Friday, 28 February 2014
#CBR6 Book 18: "Haiene" (The Sharks) by Jens Bjørneboe
Rating: 2.5 stars
The Norwegian Peder Jensen is the second mate on a sailing ship, the Nepture, on route from Manilla to Marseille, in 1899. In the prologue it is revealed that six months after this ship set sail, it is still missing without a trace. In the novel we discover what happened to the ship and the crew. As second mate, and third in command on the ship, Jensen also has to be the crew medic, and spends a lot of his time patching up the various crew members that keep fighting viciously.
There is a lot of tension aboard the ship, partially because the crew members are from all over the world, some with very different religious and ideological views. The situation is not improved by the fact that corners have been cut when the crew provisions were purchased, so the crew basically eat slops while the officers dine in luxury. Thirdly, the captain is unpopular, and one of the crew members seem to have sworn revenge on him because he killed said crew member's brother in a mutiny some years back.
Jensen rarely agrees with the decisions his fellow officers make, and try to help the crew as much as he is able. After saving one of the young boys, having been hoisted up the mast by the third mate, the nervous young former street urchin latches on to him with all he's got, deciding that Jensen is now his father, whether the man wants the responsibility or not. As the journey progresses, both literal and figurative storms keep threatening the Neptune and its crew. As a massive typhoon approaches, the readers also discover why the ship was reported missing without a trace.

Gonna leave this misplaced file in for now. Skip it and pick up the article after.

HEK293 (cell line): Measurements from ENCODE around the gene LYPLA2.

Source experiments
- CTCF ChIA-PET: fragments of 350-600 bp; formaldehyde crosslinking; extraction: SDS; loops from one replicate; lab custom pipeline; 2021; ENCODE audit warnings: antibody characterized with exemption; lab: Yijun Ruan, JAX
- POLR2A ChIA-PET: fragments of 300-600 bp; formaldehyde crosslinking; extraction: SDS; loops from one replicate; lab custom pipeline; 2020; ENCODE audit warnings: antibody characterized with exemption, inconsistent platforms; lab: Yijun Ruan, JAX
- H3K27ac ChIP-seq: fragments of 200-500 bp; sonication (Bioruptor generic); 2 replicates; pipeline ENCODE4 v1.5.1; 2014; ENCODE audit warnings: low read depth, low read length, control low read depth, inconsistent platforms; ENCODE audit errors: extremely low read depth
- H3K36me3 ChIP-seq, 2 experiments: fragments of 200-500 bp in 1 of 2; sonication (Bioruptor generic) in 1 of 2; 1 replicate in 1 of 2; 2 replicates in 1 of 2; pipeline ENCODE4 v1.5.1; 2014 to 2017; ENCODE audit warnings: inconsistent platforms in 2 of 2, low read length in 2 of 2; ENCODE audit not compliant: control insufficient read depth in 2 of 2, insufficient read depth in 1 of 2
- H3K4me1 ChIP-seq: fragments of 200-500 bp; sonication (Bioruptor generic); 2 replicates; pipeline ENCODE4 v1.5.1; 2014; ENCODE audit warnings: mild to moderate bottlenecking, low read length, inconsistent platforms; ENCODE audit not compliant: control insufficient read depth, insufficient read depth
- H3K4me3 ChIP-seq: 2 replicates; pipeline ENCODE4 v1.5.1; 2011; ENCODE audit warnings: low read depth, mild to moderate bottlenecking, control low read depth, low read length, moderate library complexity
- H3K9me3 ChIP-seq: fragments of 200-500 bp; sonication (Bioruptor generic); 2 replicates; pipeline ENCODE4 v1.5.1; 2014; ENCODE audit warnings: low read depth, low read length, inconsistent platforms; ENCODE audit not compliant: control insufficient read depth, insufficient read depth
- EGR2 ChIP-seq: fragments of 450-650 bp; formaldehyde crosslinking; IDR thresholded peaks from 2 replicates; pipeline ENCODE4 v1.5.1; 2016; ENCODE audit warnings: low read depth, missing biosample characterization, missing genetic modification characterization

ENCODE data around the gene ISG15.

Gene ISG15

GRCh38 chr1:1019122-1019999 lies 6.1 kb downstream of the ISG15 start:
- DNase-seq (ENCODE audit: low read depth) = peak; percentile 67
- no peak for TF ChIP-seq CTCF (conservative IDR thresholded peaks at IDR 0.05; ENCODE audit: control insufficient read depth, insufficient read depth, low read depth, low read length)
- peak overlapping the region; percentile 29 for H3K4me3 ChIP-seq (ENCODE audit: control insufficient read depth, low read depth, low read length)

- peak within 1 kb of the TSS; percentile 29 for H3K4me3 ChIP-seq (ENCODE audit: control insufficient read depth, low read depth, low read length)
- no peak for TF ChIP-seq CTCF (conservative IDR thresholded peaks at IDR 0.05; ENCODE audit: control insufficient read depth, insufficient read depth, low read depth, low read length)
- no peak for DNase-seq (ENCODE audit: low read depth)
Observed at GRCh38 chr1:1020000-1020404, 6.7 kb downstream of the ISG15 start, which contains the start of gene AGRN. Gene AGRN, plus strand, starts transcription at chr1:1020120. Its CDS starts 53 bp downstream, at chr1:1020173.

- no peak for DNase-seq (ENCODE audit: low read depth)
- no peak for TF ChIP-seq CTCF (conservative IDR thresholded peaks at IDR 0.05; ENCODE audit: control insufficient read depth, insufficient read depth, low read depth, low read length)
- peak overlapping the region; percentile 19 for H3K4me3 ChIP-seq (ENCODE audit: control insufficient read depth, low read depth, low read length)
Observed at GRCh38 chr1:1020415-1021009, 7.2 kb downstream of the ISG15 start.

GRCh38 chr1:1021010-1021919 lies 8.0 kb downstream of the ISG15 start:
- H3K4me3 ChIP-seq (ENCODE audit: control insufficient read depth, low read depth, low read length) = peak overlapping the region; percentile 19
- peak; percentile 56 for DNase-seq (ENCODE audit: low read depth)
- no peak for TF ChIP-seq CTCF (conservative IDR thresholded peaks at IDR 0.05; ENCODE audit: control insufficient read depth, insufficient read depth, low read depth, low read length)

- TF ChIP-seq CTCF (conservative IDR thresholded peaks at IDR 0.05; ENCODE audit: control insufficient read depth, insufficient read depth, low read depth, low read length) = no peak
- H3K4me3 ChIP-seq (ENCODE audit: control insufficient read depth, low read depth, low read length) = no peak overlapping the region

Yet another of the novels I had to read for my course, this was absolutely the best of the lot I had to read in February. Written in the 1970s by Jens Bjørneboe, it's basically a big ol' metaphor for how the author sees the world in general, and how he'd like the ideal society to be. The ship, with all the disparate crew members from all races and creeds, complete with a rigid class division and a lot of tensions is how he pictures the world. The sharks swimming along side the ship are metaphors for pure greed and thoughtless evil, which is ever present. The mutiny on board as a huge tropical storm is threatening is the revolution that the author clearly feels needs to happen, and the aftermath of the mutiny and the storm is clearly how the author wishes society could become.
I've never been particularly drawn to the ocean, although I find it beautiful and awe inspiring. I find it interesting that there is a whole genre of literature, devoted to sea travel and seafaring life, because even after reading several, I just don't see the fascination. I also notice that all the authors of these kinds of books seem to all be men. I just don't think women writers are all that bothered about exploring man's struggle with internal and external nature while travelling the seven seas. I know I as a female reader am fairly unmoved by it. This book was perfectly ok, but nothing more. As the prologue told me disastrous things were going to happen, I kept waiting for them to do so. Jensen's philosophical ramblings as he pottered about the ship doing everyday second mate things weren't exactly thrilling.
Crossposted on Cannonball Read